Wearing a mask is an essential practice as the COVID-19 pandemic continues to affect thousands across the United States. As a result of the pandemic, however, the effectiveness of masks in controlling the spread of disease is increasingly becoming a subject of public debate.

Face masks are routinely used in healthcare settings to protect doctors and nurses not only from bodily fluids during surgery, but also from various respiratory droplets that may carry disease. Similarly, masks provide protection to the general public as well. The virus travels through droplets, which can be emitted by breathing, talking or coughing. Fundamentally, a mask works to create a physical barrier that stops droplets from escaping into the air, where they could potentially infect others with the virus.

A study found that wearing a mask was 82% percent effective at preventing the transmission of the coronavirus and that masks are equally as beneficial for the public as they are for healthcare workers. Additional research from the University of Iowa has shown that mandating masks in public was associated with a 2% decrease in new daily COVID-19 cases just three weeks after the orders were put in place.

“Masks are very useful for a disease spread by respiratory droplets or aerosol transmission — smaller droplets in the air can go over long distances,” said Dr. Robert Kim-Farley, a professor-in-residence at the UCLA Fielding School of Public Health and former senior official at the World Health Organization. “They’re useful for what we call ‘source control’ as well as for the protection of the individual.”

By preventing droplet transmission, masks ensure that their wearer does not spread the disease to others.

“When it became clearer that people who were not symptomatic were transmitting it, the recommendation quickly became ‘Wear masks,’” Kim-Farley said.

Masks became standard once new research emerged on asymptomatic carriers, or individuals who have contracted COVID-19 but do not exhibit any of the typical signs of infection, such as a cough or sore throat.

“If everybody is wearing a mask,” Kim-Farley said, “you’re really protecting yourself because everyone around you is wearing a mask as well. You’re protecting them, and they’re protecting you.”

According to recent research, some masks are more effective than others. A study from Duke University last month found that N95 masks without valves worked best, followed by surgical masks, and then cotton masks. Compared to bandanas, cotton masks were more successful and most of the droplets were trapped.

Notably, neck gaiters —  tube-like face coverings that stretch over the neck and lower half of the face — evidently did more harm than good; the study reported that the neck gaiters split droplets into even smaller droplets, which last longer in the air and increase others’ risk of infection.

However, the Duke researchers have since clarified that testing mask effectiveness was not the primary objective of that study. Preliminary follow-up testing has suggested that a single-layer neck gaiter was modestly effective against small particles, and a doubled-over gaiter was over ninety percent effective against all particles.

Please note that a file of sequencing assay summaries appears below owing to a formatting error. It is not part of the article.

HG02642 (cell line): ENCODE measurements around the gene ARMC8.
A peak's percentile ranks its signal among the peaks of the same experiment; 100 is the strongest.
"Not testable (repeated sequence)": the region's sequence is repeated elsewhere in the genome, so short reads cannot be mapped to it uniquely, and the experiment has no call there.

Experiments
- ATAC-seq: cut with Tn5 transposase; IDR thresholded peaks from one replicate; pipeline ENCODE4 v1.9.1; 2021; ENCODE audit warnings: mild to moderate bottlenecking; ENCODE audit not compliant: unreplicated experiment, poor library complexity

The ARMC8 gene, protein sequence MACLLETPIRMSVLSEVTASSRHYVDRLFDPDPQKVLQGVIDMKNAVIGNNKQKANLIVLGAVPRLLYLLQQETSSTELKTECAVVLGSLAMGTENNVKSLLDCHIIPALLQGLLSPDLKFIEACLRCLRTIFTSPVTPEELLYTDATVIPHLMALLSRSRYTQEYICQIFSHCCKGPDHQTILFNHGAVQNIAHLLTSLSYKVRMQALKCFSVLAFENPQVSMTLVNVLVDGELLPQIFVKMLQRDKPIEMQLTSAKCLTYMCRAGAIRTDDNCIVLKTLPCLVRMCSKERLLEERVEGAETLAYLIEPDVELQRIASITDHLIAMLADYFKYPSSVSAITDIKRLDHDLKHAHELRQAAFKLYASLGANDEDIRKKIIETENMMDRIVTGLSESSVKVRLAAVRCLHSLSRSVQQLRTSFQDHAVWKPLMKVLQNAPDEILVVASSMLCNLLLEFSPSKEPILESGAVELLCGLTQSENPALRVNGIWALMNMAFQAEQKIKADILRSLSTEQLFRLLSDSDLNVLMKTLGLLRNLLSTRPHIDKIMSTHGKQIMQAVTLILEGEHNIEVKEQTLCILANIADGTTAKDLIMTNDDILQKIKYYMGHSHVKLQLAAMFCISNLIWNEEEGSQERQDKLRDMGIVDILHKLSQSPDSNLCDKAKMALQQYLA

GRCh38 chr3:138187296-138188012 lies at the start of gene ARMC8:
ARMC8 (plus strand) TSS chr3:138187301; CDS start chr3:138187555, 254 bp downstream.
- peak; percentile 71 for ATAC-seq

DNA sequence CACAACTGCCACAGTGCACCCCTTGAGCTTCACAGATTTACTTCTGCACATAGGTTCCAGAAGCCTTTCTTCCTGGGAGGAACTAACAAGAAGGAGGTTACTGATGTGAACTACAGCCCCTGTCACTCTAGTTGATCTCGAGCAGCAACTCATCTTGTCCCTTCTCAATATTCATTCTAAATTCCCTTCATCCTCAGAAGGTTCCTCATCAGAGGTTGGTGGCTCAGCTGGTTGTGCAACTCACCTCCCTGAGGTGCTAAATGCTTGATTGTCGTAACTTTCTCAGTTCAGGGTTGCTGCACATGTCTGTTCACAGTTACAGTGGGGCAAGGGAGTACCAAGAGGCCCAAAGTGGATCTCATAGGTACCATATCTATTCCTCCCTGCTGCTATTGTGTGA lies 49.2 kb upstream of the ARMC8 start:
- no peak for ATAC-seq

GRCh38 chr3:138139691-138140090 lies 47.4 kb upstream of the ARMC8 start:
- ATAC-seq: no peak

Other studies have explored the relative efficacy of different fabrics, indicating that silk may be more breathable and easier to clean and reuse in addition to being better at blocking moisture such as droplets. Medical-grade masks are the most effective, but experts highly recommend reusable cloth masks during times of supply shortages for essential healthcare workers.

Ultimately, experts agree that a good mask for everyday use should simply have at least two layers of well-fitted woven fabric, no matter the type. Infectious disease specialist Dr. Peter Chin-Hong at University of California, San Francisco said, “the best mask is one you can wear comfortably and consistently.”

Once people put on a mask, they should be mindful to wear it correctly and handle it with care to maximize its effectiveness, Mayo Clinic said. Proper mask use includes wearing masks over the nose and mouth, handling it only by the ear loops and washing your hands before and after use. People should wash their cloth masks regularly and gently to maintain their quality. The Mayo Clinic also stresses that masks are not a substitute for other precautions.

“Physical distancing six feet apart, mask use when out in public and frequent washing of hands — all of these are going to be important pieces in the puzzle until we do have a vaccine that is highly effective and long-lasting,” Kim-Farley said.

Nevertheless, as America surpasses 14,000,000 confirmed cases, experts firmly believe that wearing masks is still essential to stopping the spread of COVID-19. The most recent study from the Institute of Health Metrics and Evaluation published in Nature Medicine estimates that over 130,000 deaths could be avoided by December if 95% of the U.S. population were to start consistently wearing masks in public.

“[It’s our] duty to help others,” Kim-Farley said. “You do that by wearing a mask yourself.”

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